Group urges increased awareness of childhood cancer warning signs

08/12/2020 07:27 PM
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CNA file photo for illustrative purpose only
CNA file photo for illustrative purpose only

Taipei, Aug. 12 (CNA) A civic group on Wednesday called for increased public awareness of nine common signs of childhood cancers, which affect an average of 500 children every year in Taiwan.

The Childhood Cancer Foundation of the R.O.C. and the Ministry of Health and Welfare's Health Promotion Administration made the appeal during a press conference at the opening of an exhibition of artwork by childhood cancer patients.

In an interview at the event, foundation chairman Lin Dong-tsamn (林東燦) said Taiwan sees an average of 500 new cases of cancer in children aged 18 and under every year.

In children under the age of 15, the most common cancers are leukemia, brain cancer and malignant lymphoma, while rhabdomyosarcoma (known as RMS) and bone cancer are more prevalent in those aged 15-18, said Lin, who is also a pediatrician at National Taiwan University Hospital.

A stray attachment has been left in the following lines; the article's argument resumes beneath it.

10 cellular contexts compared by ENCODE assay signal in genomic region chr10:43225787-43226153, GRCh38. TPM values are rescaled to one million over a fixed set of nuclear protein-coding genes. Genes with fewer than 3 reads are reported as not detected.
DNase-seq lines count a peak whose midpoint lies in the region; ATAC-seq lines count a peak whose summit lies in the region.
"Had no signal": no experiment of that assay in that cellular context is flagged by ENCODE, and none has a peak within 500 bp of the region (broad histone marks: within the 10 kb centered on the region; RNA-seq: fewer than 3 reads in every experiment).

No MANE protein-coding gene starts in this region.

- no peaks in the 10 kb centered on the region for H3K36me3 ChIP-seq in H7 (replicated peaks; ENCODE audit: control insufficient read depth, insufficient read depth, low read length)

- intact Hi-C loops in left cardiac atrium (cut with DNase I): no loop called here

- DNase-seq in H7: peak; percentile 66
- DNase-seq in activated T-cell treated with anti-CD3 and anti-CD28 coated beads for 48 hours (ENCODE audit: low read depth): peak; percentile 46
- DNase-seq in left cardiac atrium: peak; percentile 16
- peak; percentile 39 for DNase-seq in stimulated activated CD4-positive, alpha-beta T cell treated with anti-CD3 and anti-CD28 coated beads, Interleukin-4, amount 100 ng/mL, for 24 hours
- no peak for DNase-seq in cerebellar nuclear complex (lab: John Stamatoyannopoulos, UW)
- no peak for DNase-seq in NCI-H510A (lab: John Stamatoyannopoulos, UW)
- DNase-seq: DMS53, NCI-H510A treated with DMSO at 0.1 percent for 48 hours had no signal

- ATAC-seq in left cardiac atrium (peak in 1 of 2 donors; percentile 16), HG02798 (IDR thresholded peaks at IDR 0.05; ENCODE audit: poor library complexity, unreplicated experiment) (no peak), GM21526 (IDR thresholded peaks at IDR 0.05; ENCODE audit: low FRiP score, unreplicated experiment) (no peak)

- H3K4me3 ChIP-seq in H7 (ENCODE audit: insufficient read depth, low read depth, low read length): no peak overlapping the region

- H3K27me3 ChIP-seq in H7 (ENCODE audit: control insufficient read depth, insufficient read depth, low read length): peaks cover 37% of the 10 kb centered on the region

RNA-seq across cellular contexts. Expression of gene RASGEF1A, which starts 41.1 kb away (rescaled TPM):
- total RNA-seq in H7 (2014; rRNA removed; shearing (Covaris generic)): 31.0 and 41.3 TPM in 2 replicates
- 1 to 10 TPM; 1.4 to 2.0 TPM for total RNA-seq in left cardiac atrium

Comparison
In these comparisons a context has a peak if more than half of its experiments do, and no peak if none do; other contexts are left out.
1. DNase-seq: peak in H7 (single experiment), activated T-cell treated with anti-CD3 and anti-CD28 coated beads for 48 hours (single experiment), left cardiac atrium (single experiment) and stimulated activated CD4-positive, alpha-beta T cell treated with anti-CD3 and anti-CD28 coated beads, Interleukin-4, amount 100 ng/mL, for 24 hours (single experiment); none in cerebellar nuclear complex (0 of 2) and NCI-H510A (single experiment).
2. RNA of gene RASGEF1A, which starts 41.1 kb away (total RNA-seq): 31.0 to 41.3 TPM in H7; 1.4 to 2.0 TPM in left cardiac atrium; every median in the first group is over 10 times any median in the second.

Fortunately, Lin said, children respond well to chemotherapy because of their ability to regenerate cells, and their five-year survival rates, at more than 80 percent, are considerably higher than those for adult cancer patients.

Nevertheless, an awareness of common warning signs and early intervention remains the key to successful treatment, he said.

Lin's foundation highlighted nine symptoms that are often associated with childhood cancers, including fevers lasting more than a week; the development of lumps or masses; stopped growth or sudden weight loss; unexplained aches and pains, anemia or bleeding.

Other common signs are enlarged lymph nodes and symptoms affecting the central nervous system, such as a sudden loss of coordination, Lin said.

Increased swelling, particularly in the abdomen, is a frequent symptom of a cancer known as neuroblastoma, he added.

A final symptom is a white reflection in the pupil, often discovered in optical exams, which can be a sign of retinoblastoma, an eye cancer that most commonly affects young children.

(By Chang Ming-hsuan and Matthew Mazzetta)


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